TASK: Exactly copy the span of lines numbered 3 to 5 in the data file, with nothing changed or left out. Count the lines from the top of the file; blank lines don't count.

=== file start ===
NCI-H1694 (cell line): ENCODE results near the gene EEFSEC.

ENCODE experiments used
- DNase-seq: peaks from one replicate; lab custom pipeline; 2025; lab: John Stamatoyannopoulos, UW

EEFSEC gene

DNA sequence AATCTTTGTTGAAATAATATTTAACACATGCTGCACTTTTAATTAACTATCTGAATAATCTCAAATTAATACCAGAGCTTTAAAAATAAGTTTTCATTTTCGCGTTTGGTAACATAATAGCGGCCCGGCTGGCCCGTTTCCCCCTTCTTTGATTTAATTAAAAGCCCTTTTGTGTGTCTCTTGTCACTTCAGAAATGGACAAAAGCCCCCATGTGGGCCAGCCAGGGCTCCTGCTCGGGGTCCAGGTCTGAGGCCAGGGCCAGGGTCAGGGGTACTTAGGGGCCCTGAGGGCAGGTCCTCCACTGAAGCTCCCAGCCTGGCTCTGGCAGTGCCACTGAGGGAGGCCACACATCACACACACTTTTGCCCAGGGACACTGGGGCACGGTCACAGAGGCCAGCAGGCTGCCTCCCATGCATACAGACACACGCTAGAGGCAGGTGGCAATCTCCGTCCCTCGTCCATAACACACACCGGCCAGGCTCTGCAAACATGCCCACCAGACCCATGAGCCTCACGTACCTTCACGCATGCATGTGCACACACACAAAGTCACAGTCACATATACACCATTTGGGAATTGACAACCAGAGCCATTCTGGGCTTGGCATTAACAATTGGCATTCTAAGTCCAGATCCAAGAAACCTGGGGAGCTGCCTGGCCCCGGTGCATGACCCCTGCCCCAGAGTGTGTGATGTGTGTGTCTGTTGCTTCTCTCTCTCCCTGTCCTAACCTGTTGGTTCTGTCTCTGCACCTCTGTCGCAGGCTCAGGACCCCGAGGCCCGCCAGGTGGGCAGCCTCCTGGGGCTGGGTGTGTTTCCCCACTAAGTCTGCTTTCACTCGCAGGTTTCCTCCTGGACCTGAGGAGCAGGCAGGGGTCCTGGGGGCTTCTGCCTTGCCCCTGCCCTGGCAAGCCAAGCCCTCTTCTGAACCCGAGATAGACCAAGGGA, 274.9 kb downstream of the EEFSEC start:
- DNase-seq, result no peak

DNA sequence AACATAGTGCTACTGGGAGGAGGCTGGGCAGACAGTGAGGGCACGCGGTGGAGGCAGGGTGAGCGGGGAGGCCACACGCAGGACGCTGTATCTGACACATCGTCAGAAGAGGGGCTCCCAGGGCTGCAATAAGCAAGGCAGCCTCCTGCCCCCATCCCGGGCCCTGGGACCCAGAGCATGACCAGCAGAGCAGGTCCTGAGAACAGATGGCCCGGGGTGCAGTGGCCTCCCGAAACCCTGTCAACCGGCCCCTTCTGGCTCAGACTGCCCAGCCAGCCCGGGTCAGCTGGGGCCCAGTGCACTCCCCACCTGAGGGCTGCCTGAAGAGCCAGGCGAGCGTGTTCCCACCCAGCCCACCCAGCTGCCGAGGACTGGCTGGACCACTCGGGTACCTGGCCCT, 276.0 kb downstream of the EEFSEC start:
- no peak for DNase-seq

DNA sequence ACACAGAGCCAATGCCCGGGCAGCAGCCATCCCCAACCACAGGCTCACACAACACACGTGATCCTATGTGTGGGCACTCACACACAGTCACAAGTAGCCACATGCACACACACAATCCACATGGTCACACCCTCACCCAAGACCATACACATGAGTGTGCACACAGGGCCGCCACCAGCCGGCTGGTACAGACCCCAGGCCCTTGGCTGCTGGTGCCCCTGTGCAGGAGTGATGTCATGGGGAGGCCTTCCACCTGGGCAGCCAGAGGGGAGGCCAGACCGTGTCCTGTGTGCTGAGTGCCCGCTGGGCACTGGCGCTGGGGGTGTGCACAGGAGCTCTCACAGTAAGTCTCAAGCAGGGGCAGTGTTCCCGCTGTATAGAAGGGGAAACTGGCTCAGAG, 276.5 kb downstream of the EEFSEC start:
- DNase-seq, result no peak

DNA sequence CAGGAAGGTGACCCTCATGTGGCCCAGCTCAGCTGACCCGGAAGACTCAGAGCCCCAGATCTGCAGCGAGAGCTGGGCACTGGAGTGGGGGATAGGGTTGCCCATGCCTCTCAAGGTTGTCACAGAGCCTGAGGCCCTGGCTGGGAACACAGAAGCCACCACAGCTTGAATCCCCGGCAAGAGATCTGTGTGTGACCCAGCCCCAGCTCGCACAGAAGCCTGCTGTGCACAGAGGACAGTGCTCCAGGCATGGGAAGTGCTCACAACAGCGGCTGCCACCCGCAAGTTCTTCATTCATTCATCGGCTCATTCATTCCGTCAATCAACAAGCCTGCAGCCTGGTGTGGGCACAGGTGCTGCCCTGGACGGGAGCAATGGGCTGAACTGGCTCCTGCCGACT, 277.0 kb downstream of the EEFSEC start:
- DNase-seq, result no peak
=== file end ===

- DNase-seq: peaks from one replicate; lab custom pipeline; 2025; lab: John Stamatoyannopoulos, UW

EEFSEC gene

DNA sequence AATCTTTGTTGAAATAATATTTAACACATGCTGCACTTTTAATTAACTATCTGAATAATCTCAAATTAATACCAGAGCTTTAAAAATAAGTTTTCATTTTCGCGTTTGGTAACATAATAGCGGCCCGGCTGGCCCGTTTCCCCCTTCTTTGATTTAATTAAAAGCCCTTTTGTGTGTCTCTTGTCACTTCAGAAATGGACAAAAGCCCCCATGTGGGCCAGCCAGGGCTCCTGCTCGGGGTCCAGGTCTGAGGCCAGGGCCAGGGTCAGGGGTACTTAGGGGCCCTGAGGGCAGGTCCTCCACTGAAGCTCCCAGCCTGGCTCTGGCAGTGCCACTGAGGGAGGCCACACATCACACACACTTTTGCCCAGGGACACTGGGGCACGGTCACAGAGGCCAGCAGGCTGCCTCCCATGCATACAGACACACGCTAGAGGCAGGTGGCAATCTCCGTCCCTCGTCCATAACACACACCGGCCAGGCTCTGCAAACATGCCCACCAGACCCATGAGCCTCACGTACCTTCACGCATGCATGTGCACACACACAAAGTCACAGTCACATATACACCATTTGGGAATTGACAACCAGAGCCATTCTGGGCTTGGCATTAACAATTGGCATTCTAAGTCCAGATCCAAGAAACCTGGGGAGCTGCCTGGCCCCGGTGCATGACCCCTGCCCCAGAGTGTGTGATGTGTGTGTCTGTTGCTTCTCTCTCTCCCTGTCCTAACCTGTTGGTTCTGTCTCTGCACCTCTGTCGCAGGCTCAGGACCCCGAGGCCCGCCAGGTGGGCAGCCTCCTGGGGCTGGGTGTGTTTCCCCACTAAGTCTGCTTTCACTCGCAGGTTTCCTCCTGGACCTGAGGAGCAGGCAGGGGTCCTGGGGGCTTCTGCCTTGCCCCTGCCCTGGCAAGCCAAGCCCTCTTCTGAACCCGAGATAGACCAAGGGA, 274.9 kb downstream of the EEFSEC start: